Most gardens are rooted in soil, where seeds are planted in plots of earth firmly connected to the ground. However, the communities residing near Taunggyi's Inle Lake employ a distinct approach to cultivate their crops. Instead of confining themselves to land, they have created a network of floating gardens that float on the water's surface.
Approximately one-fourth of this vast freshwater lake, which is the second largest in the country, is covered by these artificial gardens. Farmers navigate between their garden plots using boats, harvesting crops from patches of "land" that rise and fall with the water's movement.
The primary crop produced in these unconventional gardens is tomatoes, constituting roughly 90 percent of the total yield. Depending on the season, farmers also gather beans, cucumbers, flowers, and gourds. Naturally, root vegetables struggle to thrive in such shallow conditions.
Establishing these miniature islands is a challenging undertaking. Farmers collect clusters of water hyacinth and seagrass and anchor them in place using large bamboo poles, which are firmly driven into the lake's muddy bottom. Subsequently, they pile additional layers of seagrass and silt on top of these mounds before sowing their seeds.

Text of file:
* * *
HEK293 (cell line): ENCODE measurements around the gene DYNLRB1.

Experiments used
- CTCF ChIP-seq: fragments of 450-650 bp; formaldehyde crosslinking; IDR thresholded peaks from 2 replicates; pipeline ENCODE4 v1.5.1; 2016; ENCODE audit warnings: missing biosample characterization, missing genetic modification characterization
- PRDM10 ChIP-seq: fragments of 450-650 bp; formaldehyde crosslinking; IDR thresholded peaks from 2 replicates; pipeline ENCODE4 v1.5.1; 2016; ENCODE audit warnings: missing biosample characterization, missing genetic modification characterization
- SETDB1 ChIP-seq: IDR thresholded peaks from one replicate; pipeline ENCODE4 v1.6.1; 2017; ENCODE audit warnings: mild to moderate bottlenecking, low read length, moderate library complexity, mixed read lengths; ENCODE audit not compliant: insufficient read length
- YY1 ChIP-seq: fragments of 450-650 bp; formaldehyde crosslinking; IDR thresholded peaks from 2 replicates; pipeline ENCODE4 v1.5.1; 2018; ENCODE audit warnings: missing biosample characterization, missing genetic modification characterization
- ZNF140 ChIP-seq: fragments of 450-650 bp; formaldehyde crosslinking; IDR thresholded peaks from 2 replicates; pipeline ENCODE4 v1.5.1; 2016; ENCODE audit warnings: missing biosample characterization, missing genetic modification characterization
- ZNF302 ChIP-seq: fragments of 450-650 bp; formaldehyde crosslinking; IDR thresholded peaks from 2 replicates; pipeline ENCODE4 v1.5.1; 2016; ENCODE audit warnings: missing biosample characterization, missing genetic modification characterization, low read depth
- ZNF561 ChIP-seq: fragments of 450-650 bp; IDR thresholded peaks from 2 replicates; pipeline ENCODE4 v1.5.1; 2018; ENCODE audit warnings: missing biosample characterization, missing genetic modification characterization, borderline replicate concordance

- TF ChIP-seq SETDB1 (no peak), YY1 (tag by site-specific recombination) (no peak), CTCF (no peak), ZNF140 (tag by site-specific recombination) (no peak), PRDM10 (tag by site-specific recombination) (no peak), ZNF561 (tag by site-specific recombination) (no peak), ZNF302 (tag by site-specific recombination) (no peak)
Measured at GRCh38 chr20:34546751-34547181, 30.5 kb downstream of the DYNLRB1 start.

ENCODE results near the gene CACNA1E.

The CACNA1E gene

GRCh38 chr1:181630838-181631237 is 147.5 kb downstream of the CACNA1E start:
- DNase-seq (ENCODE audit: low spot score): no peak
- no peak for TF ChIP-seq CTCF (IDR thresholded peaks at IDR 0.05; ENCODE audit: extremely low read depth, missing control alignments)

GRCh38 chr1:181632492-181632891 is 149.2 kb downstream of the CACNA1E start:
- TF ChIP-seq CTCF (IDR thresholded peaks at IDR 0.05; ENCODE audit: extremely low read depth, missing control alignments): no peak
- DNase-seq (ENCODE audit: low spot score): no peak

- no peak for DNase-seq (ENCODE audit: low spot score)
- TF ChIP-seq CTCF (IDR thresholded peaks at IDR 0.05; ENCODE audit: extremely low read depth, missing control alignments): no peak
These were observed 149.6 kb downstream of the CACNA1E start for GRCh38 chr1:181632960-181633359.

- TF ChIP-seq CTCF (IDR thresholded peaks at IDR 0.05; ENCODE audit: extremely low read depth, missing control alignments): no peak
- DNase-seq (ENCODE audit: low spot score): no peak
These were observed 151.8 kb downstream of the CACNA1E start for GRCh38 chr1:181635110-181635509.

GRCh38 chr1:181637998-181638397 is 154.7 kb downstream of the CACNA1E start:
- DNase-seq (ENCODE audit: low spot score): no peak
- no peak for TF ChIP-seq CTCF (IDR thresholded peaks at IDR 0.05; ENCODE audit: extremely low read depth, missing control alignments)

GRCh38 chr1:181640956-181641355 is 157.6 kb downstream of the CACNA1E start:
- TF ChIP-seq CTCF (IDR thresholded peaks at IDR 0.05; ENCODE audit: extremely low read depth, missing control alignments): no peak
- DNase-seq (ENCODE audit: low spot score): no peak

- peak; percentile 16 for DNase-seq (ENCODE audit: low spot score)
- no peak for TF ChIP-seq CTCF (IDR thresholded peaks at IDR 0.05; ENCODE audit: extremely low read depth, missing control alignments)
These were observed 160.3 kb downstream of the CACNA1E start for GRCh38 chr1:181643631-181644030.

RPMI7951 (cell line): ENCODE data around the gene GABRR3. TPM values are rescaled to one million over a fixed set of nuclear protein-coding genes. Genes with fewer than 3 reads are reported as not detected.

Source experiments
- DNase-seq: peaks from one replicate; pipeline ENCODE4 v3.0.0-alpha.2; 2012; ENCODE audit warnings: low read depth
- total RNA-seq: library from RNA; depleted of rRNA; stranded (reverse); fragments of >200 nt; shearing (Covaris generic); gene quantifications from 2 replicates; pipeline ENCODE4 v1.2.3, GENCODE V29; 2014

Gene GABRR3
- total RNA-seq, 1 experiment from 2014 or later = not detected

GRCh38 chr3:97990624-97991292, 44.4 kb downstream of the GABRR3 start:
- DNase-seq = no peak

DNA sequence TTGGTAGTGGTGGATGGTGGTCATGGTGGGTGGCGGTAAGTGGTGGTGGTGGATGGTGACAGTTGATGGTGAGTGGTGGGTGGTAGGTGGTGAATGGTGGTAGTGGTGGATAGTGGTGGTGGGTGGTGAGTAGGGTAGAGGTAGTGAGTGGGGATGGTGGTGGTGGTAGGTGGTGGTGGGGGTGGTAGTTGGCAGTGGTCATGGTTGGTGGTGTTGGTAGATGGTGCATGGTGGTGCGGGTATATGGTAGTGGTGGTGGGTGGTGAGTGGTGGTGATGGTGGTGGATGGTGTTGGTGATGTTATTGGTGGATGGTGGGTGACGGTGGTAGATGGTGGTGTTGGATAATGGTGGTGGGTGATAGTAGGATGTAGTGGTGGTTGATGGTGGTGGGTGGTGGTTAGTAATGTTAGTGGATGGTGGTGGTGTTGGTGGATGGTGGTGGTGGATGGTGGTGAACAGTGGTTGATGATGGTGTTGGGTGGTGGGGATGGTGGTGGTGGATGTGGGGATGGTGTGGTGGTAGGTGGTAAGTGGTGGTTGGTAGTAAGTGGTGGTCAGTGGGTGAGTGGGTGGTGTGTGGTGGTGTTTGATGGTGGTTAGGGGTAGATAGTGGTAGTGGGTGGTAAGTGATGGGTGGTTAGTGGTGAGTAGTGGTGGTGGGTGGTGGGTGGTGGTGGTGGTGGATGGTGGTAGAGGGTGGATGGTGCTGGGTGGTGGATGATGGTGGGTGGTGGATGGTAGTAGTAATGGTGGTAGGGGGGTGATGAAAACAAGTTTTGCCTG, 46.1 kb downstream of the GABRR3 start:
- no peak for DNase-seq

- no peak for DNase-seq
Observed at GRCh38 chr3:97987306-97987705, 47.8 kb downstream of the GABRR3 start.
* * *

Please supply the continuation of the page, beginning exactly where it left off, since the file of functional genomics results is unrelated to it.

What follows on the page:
The practice of cultivating crops on the lake's surface rather than its periphery is believed to have originated in the 19th century and gained momentum in the 1960s. Although this unique farming method has bolstered the local economy, concerns have arisen over the potential damage to the lake's natural ecosystem caused by chemical fertilizers, pesticides, and runoff.